package Math::Geometry::Multidimensional;
use 5.006;
use strict;
use warnings FATAL => 'all';
use Carp;
require Exporter;
our @ISA = qw/Exporter/;
our @EXPORT_OK = qw/distanceToLineN diagonalComponentsN diagonalDistancesFromOriginN/;
=head1 NAME
Math::Geometry::Multidimensional - geometrical functions in n-dimensions
=head1 VERSION
Version 0.02
=cut
our $VERSION = '0.02';
=head1 SYNOPSIS
This module has a bunch of functions that work in mulitiple dimensions,
e.g. distance of a point from a line in n-dimensions.
use Math::Geometry::Multidimensional qw/distanceToLineN/;
# parametric:
my $distance = distanceToLineN($point, $gradients, $intersect);
# symmetric:
my $distance = distanceToLineP($point, $denominators, $constants);
=head1 EXPORT
=over
=item distanceToLineN
=item diagonalComponentsN
=item diagonalDistancesFromOriginN
=back
=head1 SUBROUTINES/METHODS
=head2 distanceToLineN
We have a line with symmetric form:
(x+a)/m = (y+b)/n = (z+c)/p ...
@M is the list of denominators and @C is the list of constants.
For a point $P,
distanceToLineN($P,\@M,\@C)
returns the distance to the closest point on the line... in n-dimensions.
=cut
sub distanceToLineN {
my ($P,$M,$C) = @_;
my $n = @$P;
my $t = 0;
my $d = 0;
foreach my $i(0..$n-1){
my ($p,$m,$c) = map {$_->[$i]} ($P,$M,$C);
$p ||= 0; # default value is zero for missing values
$t += ($m * ($p + $c));
$d += ($m**2);
}
$t /= $d;
my $sos = 0;
my $Q = []; # orthogonal point on line
foreach my $i(0..$n-1){
my ($p,$m,$c) = map {$_->[$i]} ($P,$M,$C);
$p ||= 0;# default value is zero for missing values
my $q += $m * $t -$c;
push @$Q, $q;
$sos += ($p-$q)**2; # add squared vector component
}
return (sqrt($sos), $Q);
}
=head2 lineFromTwoPoints
=cut
sub lineFromTwoPoints {
}
=head2 diagonalDistanceFromOriginN
This is the distance along the y=z=x=... line from any point to the origin.
First we find the closest point on y=z=x=... from our point, which happens
to be the average of the coordinates, e.g. if the point is (10,8) then the
closest point on y=z is 9,9. If the point is (9,8,4) then the closest point
on z=y=x is (7,7,7). If the point is (2,3,4,7) then the closest point on
z=y=x=w is (4,4,4,4). Why?
For P(u,v,w) and L: (x+a)/k = (y+b)/l = (z+c)/m = t
we know that x=kt-a ; y=lt-b ; z=my-c
so k(kt-a) + l(lt-b) + m(mt-c) = kkt-ka + llt-lb + mmt-mc = ku+lv+mw
OR
t(kk+ll+mm) = k(u+a)+l(v+b)+m(w+c)
so
t = (k(u+a)+l(v+b)+m(w+c)) / (kk+ll+mm)
BUT, if a=b=c=0 and k=l=m=1, then:
t = (x+y+z)/(3)
in general, t is the average of the coordinates.
then, x' = kt-a, and if k is 1 and a is 0, then x' is t.
P' is (t,t,t)
so the distance to P' from the origin is sqrt(3 t^2)
or sqrt( 3 * ((x+y+z)/3)^2)
or sqrt( 3 * (x+y+z)^2 / 9 )
or sqrt( (x+y+z)^2 / 3)
or (x+y+z)/sqrt(3)
or SUM(coords)/sqrt(n)
Does that make sense?
=cut
sub diagonalDistanceFromOriginN {
my ($P) = @_;
my $sum = 0;
$sum += $_ foreach @$P;
return $sum / sqrt(@$P);
}
=head2 diagonalDistancesFromOriginN
Acts on columns rather than an individual point...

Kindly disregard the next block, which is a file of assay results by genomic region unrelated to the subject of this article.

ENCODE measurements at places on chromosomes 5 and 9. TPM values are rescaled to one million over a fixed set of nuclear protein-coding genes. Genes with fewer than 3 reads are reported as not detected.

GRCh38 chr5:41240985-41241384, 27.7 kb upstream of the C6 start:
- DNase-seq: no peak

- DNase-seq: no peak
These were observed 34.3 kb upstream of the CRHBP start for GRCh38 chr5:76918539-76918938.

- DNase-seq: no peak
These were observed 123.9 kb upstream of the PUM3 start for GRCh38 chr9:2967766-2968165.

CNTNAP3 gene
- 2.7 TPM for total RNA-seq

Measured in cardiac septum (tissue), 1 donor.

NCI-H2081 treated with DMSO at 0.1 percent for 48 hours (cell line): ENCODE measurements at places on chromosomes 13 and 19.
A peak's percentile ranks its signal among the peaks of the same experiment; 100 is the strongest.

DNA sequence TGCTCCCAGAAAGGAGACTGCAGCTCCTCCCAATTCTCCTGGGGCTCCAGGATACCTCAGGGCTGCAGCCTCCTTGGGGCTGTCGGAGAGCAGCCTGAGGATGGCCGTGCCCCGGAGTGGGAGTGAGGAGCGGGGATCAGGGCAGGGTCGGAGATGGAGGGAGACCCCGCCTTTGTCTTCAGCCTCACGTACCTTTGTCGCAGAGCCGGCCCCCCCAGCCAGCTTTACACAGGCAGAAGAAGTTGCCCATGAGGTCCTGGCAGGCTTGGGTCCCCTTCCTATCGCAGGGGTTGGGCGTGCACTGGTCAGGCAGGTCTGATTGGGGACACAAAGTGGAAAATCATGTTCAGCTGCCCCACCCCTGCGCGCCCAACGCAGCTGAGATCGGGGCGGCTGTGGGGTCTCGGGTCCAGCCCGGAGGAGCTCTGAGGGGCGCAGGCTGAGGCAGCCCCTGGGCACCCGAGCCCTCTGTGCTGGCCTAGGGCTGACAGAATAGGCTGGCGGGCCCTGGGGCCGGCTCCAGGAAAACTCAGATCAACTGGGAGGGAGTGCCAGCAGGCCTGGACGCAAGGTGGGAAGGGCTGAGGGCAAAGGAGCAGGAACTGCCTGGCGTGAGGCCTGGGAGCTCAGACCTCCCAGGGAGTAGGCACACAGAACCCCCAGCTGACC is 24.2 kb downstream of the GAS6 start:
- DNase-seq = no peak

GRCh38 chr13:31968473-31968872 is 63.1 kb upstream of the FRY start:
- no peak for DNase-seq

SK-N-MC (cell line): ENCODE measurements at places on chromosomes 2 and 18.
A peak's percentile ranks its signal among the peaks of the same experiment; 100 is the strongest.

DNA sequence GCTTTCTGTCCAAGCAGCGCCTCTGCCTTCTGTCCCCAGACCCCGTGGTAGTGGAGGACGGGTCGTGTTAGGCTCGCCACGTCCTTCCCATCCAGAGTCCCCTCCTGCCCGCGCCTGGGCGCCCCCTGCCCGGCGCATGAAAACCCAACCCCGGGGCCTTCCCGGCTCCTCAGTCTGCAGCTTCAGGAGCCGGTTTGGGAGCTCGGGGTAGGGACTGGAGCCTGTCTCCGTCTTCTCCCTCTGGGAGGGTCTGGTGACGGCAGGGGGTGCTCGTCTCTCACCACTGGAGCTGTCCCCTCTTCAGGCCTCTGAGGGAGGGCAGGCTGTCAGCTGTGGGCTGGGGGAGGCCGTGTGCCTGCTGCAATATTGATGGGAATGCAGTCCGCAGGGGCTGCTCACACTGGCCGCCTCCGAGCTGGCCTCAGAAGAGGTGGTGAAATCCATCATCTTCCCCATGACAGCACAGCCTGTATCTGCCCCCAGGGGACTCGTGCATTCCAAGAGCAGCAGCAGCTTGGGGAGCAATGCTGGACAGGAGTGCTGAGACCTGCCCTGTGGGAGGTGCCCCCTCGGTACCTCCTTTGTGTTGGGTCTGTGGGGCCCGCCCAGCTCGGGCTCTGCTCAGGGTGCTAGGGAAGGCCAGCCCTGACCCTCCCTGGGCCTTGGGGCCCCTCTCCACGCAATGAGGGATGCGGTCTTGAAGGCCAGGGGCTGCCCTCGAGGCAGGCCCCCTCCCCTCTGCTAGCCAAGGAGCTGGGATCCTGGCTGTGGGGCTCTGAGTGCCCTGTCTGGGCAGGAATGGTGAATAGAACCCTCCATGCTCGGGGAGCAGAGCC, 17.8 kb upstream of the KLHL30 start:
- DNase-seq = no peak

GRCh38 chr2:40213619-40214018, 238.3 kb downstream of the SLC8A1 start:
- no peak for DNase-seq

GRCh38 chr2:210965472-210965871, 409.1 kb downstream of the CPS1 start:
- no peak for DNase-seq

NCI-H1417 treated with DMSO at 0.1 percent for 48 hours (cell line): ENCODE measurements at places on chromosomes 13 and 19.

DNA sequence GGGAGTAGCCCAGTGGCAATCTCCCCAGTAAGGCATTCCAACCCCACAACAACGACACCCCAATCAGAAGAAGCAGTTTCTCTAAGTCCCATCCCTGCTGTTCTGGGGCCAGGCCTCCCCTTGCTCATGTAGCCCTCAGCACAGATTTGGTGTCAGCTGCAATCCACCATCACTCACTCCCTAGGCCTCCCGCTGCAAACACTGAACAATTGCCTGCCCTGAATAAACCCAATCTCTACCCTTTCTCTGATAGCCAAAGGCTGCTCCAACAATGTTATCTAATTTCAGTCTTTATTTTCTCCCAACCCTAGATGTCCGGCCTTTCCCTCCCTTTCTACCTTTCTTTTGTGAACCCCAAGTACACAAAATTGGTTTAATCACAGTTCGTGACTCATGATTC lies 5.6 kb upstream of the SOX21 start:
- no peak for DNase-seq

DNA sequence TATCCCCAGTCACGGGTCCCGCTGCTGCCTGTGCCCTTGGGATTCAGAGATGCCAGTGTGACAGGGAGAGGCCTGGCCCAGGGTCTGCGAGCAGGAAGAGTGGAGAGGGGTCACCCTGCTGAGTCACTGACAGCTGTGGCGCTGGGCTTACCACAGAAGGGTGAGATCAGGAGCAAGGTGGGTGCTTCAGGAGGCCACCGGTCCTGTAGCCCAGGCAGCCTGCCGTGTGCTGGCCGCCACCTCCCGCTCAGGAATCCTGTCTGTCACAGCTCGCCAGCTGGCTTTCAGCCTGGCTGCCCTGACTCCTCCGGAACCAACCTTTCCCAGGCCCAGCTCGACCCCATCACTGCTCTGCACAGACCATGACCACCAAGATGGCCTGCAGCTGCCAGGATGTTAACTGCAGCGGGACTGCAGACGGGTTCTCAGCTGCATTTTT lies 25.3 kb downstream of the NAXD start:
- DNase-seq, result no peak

give it column number, row number and list of columns.
my $arrayref = diagonalDistancesFromOriginN ($k,$n,@cols)
=cut
sub diagonalDistancesFromOriginN {
my ($k,$n,@cols) = @_;
my $k1 = $k-1;
my $sk = sqrt($k);
my @D = ();
my $count = 0;
my $sum;
foreach my $i(0..$n-1){
$sum = 0;
foreach (0..$k1){
if(defined $cols[$_]->[$i] && $cols[$_]->[$i] ne ''){
$sum += $cols[$_]->[$i];
$count++;
}
}
push @D, $count ? $sum / $sk : '';
}
return \@D;
}
=head2 diagonalComponentsN
Here, we are basically rotating all the data so that the "y-axis" or whatever
you want to call the left-most co-ordinate now lies diagonally through the data.
=cut
sub diagonalComponentsN {
my ($Y, $X) = @_;
croak "Y and X are different lengths"
unless @$Y == @$X;
return [map {
my ($y,$x) = ($Y->[$_], $X->[$_]);
if((! defined $x || $x eq '') && (! defined $y || $y eq '')){
$x = 'skip';
}
$y = 0 unless defined $y && $y ne '';
$x = 0 unless defined $x && $x ne '';
$x eq 'skip'
? ''
: ($y - $x)/sqrt(2)
} (0..$#$Y)];
}
=head2 distanceFromDiagonalN
As above, we know that the point P' on the diagonal closest to our point P
has the average coordinates of point P. And the distance
PP' (x-x', y-y', z-z') is the root of the sum of the squares. So
so, if x' = t, which is (x+y+z)/3 ...
PP' = sqrt( (x - x/3 - y/3 - z/3)^2 + (y - x/3 - y/3 - z/3)^2
+ (z + x/3 + y/3 + z/3)^2 )
= sqrt( x^2 (2/3) + y^2 (2/3) + z^2 (2/3) + 2xy + 2xz + 2yz )
this is not implemented yet.
=cut
sub distanceFromDiagonalN {
}
=head1 AUTHOR
Jimi Wills, C<< >>
=head1 BUGS
Please report any bugs or feature requests to C, or through
the web interface at L. I will be notified, and then you'll
automatically be notified of progress on your bug as I make changes.
=head1 SUPPORT
You can find documentation for this module with the perldoc command.
perldoc Math::Geometry::Multidimensional
You can also look for information at:
=over 4
=item * RT: CPAN's request tracker (report bugs here)
L
=item * AnnoCPAN: Annotated CPAN documentation
L
=item * CPAN Ratings
L
=item * Search CPAN
L
=back
=head1 ACKNOWLEDGEMENTS
=head1 LICENSE AND COPYRIGHT
Copyright 2013 Jimi Wills.
This program is free software; you can redistribute it and/or modify it
under the terms of the the Artistic License (2.0). You may obtain a
copy of the full license at:
L
Any use, modification, and distribution of the Standard or Modified
Versions is governed by this Artistic License. By using, modifying or
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=cut
1; # End of Math::Geometry::Multidimensional